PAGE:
Much talk has gone on around the issue of religious sentiments, of Dhormio Onubhuti as it is known in Bangla; of such sentiments being hurt by people who in the opinion of many ought to have known better. The recent arrest and freeing on bail of a poet in Barishal is but one more instance of the thin, tenuous line we often tread between what is religious sentiment and what is not. Matters of faith, in this day and age, remain the fundamentals upon which large sections of people around the globe determine their attitude to the world, indeed toward men and women who are not inclined to share their views of God and of Creation. The attitude all too often undermines the essentials on which basic humanity functions, to our profound regret and shame.
What then is conveyed by the term ‘hurting religious sentiments’? Where do people feel that their innermost feelings about the faith they practise are wounded by the insensitivities of individuals and groups who do not have it in them to respect religions not their own or with which they do not identify? Religious sentiments are indeed hurt when cartoonists in the West, in the name of freedom of expression, draw caricatures of the Prophet of Islam, with consequences that are only predictable and leave us all disturbed.
Such sentiments are left wounded beyond measure when obscurantist Muslim clerics in Bangladesh go around misguiding people with their fanaticism, which is essentially their insistence that this country has no place for Hindus and Christians and Buddhists, that because the land is home to a vast majority of people professing the Islamic faith it is a Muslim country.
Religious sentiments come under grievous assault when an innocent Christian woman in Pakistan observes her fanatical Muslim neighbours baying for her blood on the spurious charge of blasphemy. Her religious sentiments are hurt by those who, forgetting the piety ingrained in their faith, prowl the streets looking for a chance to shed her blood, insulting Jesus Christ in the process.
When Buddhist mobs, throwing the teachings of the Buddha to the winds, fan out to nab Muslims in Myanmar’s Rakhine State and kill them, for they are ‘interlopers’ and ‘foreigners’, they hurt the religious sentiments of these Muslims the world knows as Rohingyas. Religious sentiments come under attack when a band of murderous Muslims blows hundreds of Christians to pieces on Easter Sunday; when merchants of religious hate behead Christians and Yazidis in scorching deserts in their perversion of a caliphate.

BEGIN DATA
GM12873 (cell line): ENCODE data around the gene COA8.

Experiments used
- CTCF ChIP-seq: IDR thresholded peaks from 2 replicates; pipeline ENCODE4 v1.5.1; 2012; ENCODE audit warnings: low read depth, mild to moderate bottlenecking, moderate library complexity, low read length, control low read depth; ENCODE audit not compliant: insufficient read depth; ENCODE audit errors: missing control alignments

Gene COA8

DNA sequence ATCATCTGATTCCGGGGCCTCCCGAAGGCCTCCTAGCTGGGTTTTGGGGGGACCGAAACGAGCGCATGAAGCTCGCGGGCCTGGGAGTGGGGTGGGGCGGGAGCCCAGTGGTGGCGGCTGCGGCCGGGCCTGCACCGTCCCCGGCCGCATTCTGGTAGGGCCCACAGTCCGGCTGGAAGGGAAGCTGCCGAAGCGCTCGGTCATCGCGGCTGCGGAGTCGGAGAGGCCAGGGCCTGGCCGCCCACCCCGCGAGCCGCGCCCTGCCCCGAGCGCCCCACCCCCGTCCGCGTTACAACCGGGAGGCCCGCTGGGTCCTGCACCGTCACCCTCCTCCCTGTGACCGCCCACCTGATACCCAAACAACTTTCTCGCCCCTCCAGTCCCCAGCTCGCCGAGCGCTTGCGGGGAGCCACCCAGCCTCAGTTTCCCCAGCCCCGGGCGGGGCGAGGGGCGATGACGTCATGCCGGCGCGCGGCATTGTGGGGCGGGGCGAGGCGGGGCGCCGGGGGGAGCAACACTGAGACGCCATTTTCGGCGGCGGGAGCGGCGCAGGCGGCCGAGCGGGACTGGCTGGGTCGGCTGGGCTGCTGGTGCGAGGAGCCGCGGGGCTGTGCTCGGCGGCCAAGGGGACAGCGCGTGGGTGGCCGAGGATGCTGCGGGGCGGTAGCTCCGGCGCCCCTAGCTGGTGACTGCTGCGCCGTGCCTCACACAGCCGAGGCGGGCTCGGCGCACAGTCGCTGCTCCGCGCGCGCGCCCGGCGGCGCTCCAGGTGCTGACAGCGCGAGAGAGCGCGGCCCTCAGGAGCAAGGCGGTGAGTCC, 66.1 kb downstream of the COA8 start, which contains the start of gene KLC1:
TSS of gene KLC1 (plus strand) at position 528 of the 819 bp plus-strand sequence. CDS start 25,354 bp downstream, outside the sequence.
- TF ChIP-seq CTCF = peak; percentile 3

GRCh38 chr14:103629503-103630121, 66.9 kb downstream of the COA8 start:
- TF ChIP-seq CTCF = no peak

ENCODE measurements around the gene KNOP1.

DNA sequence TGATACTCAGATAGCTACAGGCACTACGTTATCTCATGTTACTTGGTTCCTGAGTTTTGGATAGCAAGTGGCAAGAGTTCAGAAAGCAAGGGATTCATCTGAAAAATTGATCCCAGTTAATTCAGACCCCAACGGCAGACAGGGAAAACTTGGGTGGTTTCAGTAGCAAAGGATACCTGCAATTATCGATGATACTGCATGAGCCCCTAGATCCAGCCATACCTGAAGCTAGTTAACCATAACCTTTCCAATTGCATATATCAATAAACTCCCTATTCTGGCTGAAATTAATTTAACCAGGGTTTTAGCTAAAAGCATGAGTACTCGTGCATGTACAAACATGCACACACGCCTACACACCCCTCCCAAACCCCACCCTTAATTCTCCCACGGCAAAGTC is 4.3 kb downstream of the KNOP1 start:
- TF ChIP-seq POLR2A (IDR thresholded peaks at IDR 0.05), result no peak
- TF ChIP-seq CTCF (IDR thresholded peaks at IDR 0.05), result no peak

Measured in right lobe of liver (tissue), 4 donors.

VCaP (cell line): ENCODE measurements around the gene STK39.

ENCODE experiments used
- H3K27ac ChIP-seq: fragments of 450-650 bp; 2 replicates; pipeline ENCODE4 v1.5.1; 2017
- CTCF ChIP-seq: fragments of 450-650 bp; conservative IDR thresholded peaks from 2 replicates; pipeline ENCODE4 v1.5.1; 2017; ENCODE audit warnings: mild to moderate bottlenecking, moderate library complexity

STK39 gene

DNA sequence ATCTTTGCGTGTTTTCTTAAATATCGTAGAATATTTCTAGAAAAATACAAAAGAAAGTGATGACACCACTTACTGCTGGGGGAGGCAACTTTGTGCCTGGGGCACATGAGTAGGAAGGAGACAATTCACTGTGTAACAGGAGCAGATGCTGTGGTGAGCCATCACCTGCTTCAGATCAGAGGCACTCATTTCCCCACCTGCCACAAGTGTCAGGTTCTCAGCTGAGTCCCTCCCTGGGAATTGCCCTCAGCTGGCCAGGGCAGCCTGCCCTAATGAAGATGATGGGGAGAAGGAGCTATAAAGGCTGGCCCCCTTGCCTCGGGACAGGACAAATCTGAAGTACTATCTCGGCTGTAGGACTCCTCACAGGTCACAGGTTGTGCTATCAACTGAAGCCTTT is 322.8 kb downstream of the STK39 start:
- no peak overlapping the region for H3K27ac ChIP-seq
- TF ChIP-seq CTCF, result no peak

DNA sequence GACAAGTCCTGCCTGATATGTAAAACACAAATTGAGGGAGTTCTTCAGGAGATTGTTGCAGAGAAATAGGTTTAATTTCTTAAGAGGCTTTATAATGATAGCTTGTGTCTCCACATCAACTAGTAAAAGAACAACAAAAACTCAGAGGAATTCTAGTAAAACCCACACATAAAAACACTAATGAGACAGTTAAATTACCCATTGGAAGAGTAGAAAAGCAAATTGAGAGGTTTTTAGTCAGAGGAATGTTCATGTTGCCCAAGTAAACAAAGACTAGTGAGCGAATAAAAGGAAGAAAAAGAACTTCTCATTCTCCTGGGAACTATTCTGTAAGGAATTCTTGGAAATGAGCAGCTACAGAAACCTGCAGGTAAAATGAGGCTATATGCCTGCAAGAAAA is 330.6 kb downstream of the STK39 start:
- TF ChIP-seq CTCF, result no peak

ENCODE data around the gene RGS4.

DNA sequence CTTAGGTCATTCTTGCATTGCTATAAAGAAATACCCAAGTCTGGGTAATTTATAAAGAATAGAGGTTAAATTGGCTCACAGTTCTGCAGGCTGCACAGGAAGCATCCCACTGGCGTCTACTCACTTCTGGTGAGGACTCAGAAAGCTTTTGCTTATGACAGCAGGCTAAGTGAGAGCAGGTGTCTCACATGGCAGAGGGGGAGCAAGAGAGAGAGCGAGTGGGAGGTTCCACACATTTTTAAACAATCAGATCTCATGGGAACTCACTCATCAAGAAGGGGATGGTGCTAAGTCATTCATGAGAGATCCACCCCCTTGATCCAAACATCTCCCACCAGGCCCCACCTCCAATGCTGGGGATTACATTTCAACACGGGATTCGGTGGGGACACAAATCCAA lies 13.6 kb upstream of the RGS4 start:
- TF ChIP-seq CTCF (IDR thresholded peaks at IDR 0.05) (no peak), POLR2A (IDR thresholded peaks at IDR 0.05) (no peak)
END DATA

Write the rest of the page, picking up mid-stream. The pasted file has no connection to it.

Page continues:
When a rabid Christian threatens to set the Quran alight, in America, in public, he hurts the sentiments of devout Muslims all across the globe. In similar manner, when the Bhutto government decrees in Pakistan a ban on Ahmadiyyas from calling themselves Muslims, it whips the religious sentiments of a community into frightened silence; when bigoted Muslims in Bangladesh call for a similar ban on Ahmadiyyas in the country, they stir up hatred and grievously assault the community, badly hurting its religious sentiments.
Religious sentiments take a terrible blow when cow vigilantes in India pounce on innocent Muslims and kill them or ask them to go to Pakistan. Questions are raised when men like Yogi Adityanath and (the now deceased) Bal Thackeray make their incendiary feelings about Muslims known and the union government of their Hindutva friends looks the other way. Religious sentiments are reduced to a pulp when Christians are attacked and Muslims are compelled to be part of Ghar Waapsi terrorism in India.
Dhormio Onubhuti, the assaults on it, leaves basic humanity in tatters. These assaults come in the shape of Hindu temples and idols being vandalised by rabid Muslim mobs in Bangladesh in the Puja season. Religious sentiments are given short shrift when the state media stay away from broadcasting messages from the religious scriptures of Hindus, Buddhists and Christians in Bangladesh, a state that is constitutionally secular. When lies are invented and Buddhist temples in Ramu are put to the torch, it is the religious sentiments of Bangladesh’s Buddhists that are trampled on.
Religious sentiments are left frayed when anti-Semitic elements question the figures for the Jews put to death by the Nazis in the Second World War. They are hurt when Judaism is confused, often deliberately, with Zionism and when every Jew is looked upon as a Shylock.
When states decree a ban or a set of restrictive measures on a religious community, as the Chinese authorities have been doing in relation to their Uighur Muslims, it is religious sentiments being officially subjected to repression.
Religious sentiments are left wounded when it is vilification and bigotry hurled at individual and collective belief. When fanatics seek to establish the primacy of their faith over those of others, it is a calculated assault on the religious sentiments of people. When people turn from prayer and to frenzied war in defence of their gods, it is pain which touches God and sears the beauty of Creation.
Kahlil Gibran put it well: “I love you when you bow in your mosque, kneel in your temple, pray in your church. For you and I are sons of one religion, and it is the spirit.”
Syed Badrul Ahsan is a journalist and author of biographies of Bangabandhu Sheikh Mujibur Rahman and Tajuddin Ahmad